Extraction of a coral core in Thailand | Photo: Yvonne Sawall, ZMT

„Witnesses to the Climate Emergency: Ocean acidification crisis and global warming observations from tropical corals (OASIS)“

Our oceans absorb massive amounts of the greenhouse gas CO2 from the Earth's atmosphere. When excess CO2 reacts with seawater, carbonic acid is formed and the pH of the seawater decreases. This process, known as ocean acidification (OA), has consequences for calcifying organisms such as corals to fully build their functional skeletons.

Project OASIS will investigate the development of OA because scientific knowledge on the effects of OA in the tropics has so far been very limited due to the lack of long-term pH measurements and proxy reconstructions in the tropical oceans.

By analysing boron isotopes in long-lived corals, Wu will determine the pH values of seawater in various geographical regions of the Atlantic, Pacific and Indian Oceans. Boron is a natural component of seawater and its isotopes are sensitive to changes in ocean pH. Corals take in this seawater to form their calcareous skeleton. Thus, any change in pH can be detected in the boron isotopes incorporated in the coral skeleton.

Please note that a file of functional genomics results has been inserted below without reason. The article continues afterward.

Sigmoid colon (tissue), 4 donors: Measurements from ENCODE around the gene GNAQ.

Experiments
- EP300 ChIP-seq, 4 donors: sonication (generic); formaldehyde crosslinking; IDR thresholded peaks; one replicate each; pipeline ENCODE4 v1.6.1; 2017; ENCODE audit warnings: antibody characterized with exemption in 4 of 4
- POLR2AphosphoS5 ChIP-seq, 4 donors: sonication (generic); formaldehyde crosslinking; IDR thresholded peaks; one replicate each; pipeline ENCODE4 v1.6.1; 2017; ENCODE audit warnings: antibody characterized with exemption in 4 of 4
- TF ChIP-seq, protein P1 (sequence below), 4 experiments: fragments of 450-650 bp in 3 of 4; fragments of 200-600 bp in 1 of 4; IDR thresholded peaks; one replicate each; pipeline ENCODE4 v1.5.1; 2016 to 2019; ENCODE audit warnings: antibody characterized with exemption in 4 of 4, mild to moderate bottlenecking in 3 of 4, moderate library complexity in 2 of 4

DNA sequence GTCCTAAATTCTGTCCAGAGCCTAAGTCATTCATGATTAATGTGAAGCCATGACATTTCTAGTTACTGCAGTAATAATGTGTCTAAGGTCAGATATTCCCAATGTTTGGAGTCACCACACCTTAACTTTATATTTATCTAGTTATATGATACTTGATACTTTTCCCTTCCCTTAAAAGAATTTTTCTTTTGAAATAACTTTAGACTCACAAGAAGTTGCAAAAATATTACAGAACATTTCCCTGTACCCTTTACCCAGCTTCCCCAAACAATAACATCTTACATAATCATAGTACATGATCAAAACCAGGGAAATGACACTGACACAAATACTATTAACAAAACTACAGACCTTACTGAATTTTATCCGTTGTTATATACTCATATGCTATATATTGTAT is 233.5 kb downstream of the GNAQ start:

By determining the pH over the most recent few hundred years, Wu will reconstruct the global development of OA and rates of pH change as well as the carbonate content of our tropical oceans before and after the Industrial Revolution. These results will provide valuable data to understand the levels of CO2 penetrating into the oceans and draw conclusions on the changing climate parameters.

The project results can provide sound information for policymakers and stakeholders who are committed to mitigating the increase in atmospheric CO2 and its negative consequences.

The OASIS project is funded by the Federal Ministry of Education and Research (BMBF) under the "Make our Planet Great Again – German Research Initiative", grant number 57429626, implemented by the German Academic Exchange Service (DAAD).


Project Partner (Germany)


International Project Partners

Centre for Marine Environmental Sciences at the University of Bremen (MARUM), Bremen


Lamont-Doherty Earth Observatory (LDEO), Palisades, New York (USA)

IRD France Nord, Paris (France)

IRD Centre Noumea (New Caldeonia)

Scripps Institution of Oceanography, San Diego, California (USA)

Indiana State University, Terre Haute, Indiana (USA)

University of Puerto Rico, Mayagüez (Puerto Rico)